Detroit pastor hopes to raise $260K to aid wrongly convicted
DETROIT (AP) — A Detroit pastor is seeking to raise money for at least 13 men who were wrongly convicted to give them a fresh start.
Terrence Devezin, the pastor of the United Kingdom Church, said he set up a GoFundMe page named “Justice for the Michigan 13” that aims to raise $260,000 to give the men $20,000 apiece. He told The Detroit News he believes they are also owed a public apology for the many years they served in prison for crimes they never committed.
“I feel these men have been taken to a remote island and dropped off,” Devezin said.
Justly Johnson, 44, was released following an 18-year prison stint after he and another man, Kendrick Scott, were wrongly convicted of killing a mother of three on Mother’s Day in 1999.
Both men were exonerated in November 2018 with the help of the Michigan Innocence Clinic and the testimony of the woman’s son, who noted that the men were not his mother’s killers, and other new evidence.
“A lot of guys are basically struggling,” said Johnson, who is celebrating his first birthday and Thanksgiving with his family in 20 years.
Michael Powels also is among the 13. He served 12 years for a murder he was wrongfully convicted for in 2007. He was exonerated after help from the clinic at the University of Michigan Law School.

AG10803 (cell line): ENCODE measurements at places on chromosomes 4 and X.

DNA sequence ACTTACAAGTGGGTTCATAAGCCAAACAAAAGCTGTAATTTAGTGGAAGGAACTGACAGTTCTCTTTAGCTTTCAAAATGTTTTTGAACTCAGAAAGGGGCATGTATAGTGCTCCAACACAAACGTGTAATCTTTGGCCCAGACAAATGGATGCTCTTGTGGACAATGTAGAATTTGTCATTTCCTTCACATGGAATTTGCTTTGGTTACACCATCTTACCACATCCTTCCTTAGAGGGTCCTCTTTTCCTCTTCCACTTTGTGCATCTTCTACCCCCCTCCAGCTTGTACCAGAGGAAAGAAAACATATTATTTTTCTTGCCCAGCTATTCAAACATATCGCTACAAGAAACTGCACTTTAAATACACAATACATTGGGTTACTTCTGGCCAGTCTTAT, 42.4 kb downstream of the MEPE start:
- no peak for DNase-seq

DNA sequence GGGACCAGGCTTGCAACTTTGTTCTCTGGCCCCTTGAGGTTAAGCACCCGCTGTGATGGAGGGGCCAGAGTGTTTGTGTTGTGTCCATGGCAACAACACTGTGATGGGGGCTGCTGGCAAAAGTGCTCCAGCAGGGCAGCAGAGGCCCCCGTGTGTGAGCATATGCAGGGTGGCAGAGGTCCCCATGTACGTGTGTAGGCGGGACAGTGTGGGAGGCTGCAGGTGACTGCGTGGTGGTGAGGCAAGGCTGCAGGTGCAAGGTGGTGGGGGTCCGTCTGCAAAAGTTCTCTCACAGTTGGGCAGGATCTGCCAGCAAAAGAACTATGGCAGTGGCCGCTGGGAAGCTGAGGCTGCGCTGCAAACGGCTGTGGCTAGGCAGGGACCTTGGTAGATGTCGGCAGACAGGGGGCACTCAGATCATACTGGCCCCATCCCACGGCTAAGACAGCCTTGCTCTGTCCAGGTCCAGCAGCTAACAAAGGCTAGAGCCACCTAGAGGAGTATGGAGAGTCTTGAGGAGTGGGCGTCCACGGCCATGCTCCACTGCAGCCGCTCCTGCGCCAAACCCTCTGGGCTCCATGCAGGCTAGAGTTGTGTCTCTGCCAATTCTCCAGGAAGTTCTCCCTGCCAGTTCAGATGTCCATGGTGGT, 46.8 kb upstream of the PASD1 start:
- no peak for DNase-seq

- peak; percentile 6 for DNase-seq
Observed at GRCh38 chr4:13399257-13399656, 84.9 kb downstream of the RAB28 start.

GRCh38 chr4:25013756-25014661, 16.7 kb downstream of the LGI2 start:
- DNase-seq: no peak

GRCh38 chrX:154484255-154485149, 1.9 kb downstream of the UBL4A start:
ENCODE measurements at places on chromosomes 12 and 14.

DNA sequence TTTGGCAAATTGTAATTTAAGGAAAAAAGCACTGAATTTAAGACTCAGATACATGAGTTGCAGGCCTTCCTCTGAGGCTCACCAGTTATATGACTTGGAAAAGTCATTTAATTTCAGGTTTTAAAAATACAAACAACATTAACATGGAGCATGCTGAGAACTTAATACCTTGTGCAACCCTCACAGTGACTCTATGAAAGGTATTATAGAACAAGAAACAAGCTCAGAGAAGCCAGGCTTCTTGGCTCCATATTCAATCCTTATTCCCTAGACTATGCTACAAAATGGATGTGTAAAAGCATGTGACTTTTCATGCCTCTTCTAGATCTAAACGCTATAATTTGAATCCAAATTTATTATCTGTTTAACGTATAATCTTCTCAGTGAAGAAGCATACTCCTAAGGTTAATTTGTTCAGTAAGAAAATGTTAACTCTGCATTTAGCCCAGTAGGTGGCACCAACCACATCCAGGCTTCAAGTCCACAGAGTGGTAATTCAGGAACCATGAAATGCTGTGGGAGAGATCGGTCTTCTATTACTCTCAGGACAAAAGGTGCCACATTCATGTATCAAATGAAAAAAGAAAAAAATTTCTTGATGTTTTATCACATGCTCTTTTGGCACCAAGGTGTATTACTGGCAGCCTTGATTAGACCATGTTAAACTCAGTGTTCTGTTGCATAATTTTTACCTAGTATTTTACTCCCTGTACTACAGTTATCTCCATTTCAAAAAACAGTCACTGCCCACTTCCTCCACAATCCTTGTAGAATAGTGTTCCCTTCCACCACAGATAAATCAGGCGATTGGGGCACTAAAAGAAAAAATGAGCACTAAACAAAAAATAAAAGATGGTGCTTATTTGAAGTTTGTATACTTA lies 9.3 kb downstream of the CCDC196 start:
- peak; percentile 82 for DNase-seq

“This GoFundMe (effort) is really a wonderful thing,” Powels said. “It’s been hard for guys like me to adjust. Funds like this need to be nationwide.”
Powels noted that the fund could help with housing, finding work, clothing needs and other “basic necessities.”
Like himself, Johnson added that many of the exonerated men are for the state of Michigan to decide on whether those eligible will be receiving state subsidies as part of the 2016 Michigan Wrongful Imprisonment Compensation Act, which is to provide exonerees with $50,000 for each year they were incarcerated. State officials in Lansing have not yet formalized this year’s funding.
In September, Michigan Attorney General Dana Nessel created a four-member Wrongful Imprisonment Compensation Act Board to review requests and make suggestions about cases.
Information from: The Detroit News, http://detnews.com/